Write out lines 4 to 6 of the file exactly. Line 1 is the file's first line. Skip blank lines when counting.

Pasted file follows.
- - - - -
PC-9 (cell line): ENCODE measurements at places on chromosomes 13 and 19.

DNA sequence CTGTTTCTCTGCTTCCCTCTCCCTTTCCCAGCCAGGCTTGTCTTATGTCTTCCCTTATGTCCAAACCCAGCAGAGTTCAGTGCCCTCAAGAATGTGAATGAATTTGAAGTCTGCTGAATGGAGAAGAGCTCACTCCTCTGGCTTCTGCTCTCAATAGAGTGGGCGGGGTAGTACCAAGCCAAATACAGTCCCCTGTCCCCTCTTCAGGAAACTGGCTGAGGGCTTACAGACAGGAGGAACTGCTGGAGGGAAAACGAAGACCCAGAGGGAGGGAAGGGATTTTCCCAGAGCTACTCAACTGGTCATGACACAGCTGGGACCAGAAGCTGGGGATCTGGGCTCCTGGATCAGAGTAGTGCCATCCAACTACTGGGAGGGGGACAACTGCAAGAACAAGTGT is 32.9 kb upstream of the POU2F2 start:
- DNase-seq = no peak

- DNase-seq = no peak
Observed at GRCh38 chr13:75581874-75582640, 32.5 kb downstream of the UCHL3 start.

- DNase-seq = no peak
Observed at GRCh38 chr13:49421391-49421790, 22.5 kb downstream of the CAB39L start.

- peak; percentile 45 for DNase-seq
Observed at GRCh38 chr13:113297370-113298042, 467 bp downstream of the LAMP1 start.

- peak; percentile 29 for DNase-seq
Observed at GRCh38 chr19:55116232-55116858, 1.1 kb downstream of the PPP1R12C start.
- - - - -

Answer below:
- DNase-seq = no peak
Observed at GRCh38 chr13:75581874-75582640, 32.5 kb downstream of the UCHL3 start.

- DNase-seq = no peak